Return to Sisters at Christmas c. 1927

– as written by Elizabeth Kate (Stannard) Smithman (Wife of Henry Herbert Smithman who was Senior Keeper at Sisters Island 1927 – 1929)

We were there [Nanaimo, BC ] nearly three weeks and it was two days before Christmas then. I wanted to be back on the lighthouse for Christmas as Bert was there with the other three boys.

I phoned The Government Office to see if any boats were going up that way, but everyone was off on Christmas and New Year’s holidays. I went all around the wharf looking and asking anyone with a boat to please take us up to the lighthouse. No one wanted to go at any price! They knew the old gulf too well and didn’t want to risk it.

I kept going back and asking them to please take a chance and go. At last an older chap said “Alright, we will start out but I don’t think we will make it”. Continue reading

A Trip to Scarlett Point c. 1973

– as told to me by Jean (Bartle) Konkle (daughter of relief keeper Albert Bartle)

I remember going to Scarlett Point one Easter Weekend, the first time we (my husband Rodger and I) had been there. We traveled ten long dusty hours up mostly gravel road to Port Hardy . There we planned to catch a fish boat out to the island. But although the harbour at Port Hardy was glass, nobody would take us out.

Although we couldn’t afford it, we had only the long weekend, so we attempted to charter a helicopter, but they wouldn’t go out in this weather.

32 foot fishboat - photo Ray Morgan

We went back to the fish docks, where we found a 32 foot fish boat to take us out. It leaked diesel, and I lost my breakfast.

When we got to Scarlett, Ralph and Brian came out to meet us in the station boat. The waves were so high, we had to wait until the gunwhales of the fish boat were even with the 14 footer to transfer across. Continue reading

Recent Storm on Cape Scott 2012

Cape Scott on a good day - photo Harvey Humchitt, Jr.

Every winter the West coast of Canada is pounded by storms with Hurricane Force winds (scale 12 on the Beaufort Scale).

Below you can read what the lightkeeper at Cape Scott lighthouse posted for this April 02, 2012 storm. The keeper, Harvey Humchitt, Jr. posted this information on his Facebook page.

Wind southwest 10 to 20 knots (18 to 37km/hr) increasing to southeast 20 to 30 knots (37 to 55km/hr) this afternoon and to 30 to gales 40 knots (55 to 74km/hr) early this evening. Wind increasing to southeast storm force 50 to 60 knots (92 to 111km/hr) near midnight except HURRICANE FORCE 65 knots (120km/hr) near the headlands Monday morning. Wind diminishing to southwest 25 to gales 35 (46 to 64km/hr) near noon Monday.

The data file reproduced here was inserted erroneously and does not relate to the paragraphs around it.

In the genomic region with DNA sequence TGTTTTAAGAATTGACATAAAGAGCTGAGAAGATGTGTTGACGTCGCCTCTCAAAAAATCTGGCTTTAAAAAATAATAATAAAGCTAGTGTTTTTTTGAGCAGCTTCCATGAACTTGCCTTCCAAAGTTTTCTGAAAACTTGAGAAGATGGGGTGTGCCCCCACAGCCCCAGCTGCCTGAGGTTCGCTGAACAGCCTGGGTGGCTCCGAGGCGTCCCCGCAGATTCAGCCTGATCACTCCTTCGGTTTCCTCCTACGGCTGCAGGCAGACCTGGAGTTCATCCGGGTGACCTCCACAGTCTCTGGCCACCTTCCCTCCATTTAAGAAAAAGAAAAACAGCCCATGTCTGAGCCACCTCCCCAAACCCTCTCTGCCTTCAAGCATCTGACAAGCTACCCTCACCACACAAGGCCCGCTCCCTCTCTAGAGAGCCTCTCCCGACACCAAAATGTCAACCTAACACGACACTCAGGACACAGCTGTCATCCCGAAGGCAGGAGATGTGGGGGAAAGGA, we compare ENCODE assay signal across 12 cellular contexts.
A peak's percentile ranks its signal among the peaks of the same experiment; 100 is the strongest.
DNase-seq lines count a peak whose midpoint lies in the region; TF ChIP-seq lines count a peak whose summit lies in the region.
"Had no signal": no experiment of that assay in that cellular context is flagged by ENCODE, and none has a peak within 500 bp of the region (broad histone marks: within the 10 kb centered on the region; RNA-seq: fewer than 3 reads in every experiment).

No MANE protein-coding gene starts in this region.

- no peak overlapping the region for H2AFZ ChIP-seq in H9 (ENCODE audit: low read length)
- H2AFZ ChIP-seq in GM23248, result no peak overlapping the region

04:43 PST MONDAY APRIL 2, 2012 Hurricane is here full force hittin us hard at 80 knots 150km/hr, and a ton of rain

07:34 PST MONDAY APRIL 2, 2012 We were hit by almost 200km/hr winds that took out two storm doors, the crown on a spare house, the siding on a spare house and flooded our engine room. Winds are still gusting to 180km/hr, and horizontal rain.

11:38 PST Final Hurricane status report, winds hit 230 km/hr, lots of heavy rain that dumped 40mm of rain and the seas hit near 30ft. Damage done, two screen doors lost, siding on one house gone, crown on roof…gone, flashing for roofing…..gone, 3 trees fell, bassement in spare house flooded, engine room flooded and a stick punctured a hole in our sat dish for the tv but still works. In all….a typical British Columbia North Coast Hurricane. This is probably the last Hurricane force wind we will see now until the fall.

I do not think I have ever seen a storm like this when I was on the lighthouses – at least one  quite as strong in intensity. Climate change? 

Below are some photos Harvey made after the storm had gone through. Note the stormy seas and ragged clouds. Remember, these were made after the storm passed over. During the storm you cannot even get outside the house sometimes.  (All photos credited to Harvey Humchitt, Jr.